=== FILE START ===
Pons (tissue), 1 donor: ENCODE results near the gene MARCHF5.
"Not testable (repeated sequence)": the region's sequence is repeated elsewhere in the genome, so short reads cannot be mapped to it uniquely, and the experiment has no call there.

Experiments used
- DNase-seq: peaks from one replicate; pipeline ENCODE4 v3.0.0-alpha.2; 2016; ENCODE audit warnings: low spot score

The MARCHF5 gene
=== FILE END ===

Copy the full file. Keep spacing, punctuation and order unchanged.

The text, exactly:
Pons (tissue), 1 donor: ENCODE results near the gene MARCHF5.
"Not testable (repeated sequence)": the region's sequence is repeated elsewhere in the genome, so short reads cannot be mapped to it uniquely, and the experiment has no call there.

Experiments used
- DNase-seq: peaks from one replicate; pipeline ENCODE4 v3.0.0-alpha.2; 2016; ENCODE audit warnings: low spot score

The MARCHF5 gene